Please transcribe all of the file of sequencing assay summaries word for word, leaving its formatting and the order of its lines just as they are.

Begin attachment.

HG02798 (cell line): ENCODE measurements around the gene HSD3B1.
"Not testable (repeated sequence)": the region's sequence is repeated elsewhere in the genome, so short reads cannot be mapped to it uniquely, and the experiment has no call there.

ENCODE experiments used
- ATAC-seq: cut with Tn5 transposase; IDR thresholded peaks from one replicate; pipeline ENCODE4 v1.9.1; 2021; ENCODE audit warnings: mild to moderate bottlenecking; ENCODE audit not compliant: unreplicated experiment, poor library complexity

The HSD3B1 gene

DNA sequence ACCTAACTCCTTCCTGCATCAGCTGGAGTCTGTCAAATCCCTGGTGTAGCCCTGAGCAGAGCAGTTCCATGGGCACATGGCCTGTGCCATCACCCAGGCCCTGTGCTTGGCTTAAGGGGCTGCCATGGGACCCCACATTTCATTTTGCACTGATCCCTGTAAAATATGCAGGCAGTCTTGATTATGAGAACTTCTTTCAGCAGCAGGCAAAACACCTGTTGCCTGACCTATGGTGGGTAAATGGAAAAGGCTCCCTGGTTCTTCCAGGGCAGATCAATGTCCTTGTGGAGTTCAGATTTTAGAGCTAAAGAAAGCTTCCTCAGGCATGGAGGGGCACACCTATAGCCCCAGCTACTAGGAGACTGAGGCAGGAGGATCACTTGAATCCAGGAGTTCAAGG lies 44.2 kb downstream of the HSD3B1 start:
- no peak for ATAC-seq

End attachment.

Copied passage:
HG02798 (cell line): ENCODE measurements around the gene HSD3B1.
"Not testable (repeated sequence)": the region's sequence is repeated elsewhere in the genome, so short reads cannot be mapped to it uniquely, and the experiment has no call there.

ENCODE experiments used
- ATAC-seq: cut with Tn5 transposase; IDR thresholded peaks from one replicate; pipeline ENCODE4 v1.9.1; 2021; ENCODE audit warnings: mild to moderate bottlenecking; ENCODE audit not compliant: unreplicated experiment, poor library complexity

The HSD3B1 gene

DNA sequence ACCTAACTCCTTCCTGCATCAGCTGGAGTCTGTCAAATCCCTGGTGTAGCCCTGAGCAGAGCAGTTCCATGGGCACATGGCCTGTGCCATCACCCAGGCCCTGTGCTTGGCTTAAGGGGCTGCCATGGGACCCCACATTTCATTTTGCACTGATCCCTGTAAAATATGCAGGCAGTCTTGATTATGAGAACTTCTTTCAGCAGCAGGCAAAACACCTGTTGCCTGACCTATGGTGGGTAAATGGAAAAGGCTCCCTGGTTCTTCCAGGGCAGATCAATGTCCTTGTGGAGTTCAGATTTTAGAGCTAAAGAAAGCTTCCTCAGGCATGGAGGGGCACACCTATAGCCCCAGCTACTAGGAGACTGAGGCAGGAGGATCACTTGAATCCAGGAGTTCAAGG lies 44.2 kb downstream of the HSD3B1 start:
- no peak for ATAC-seq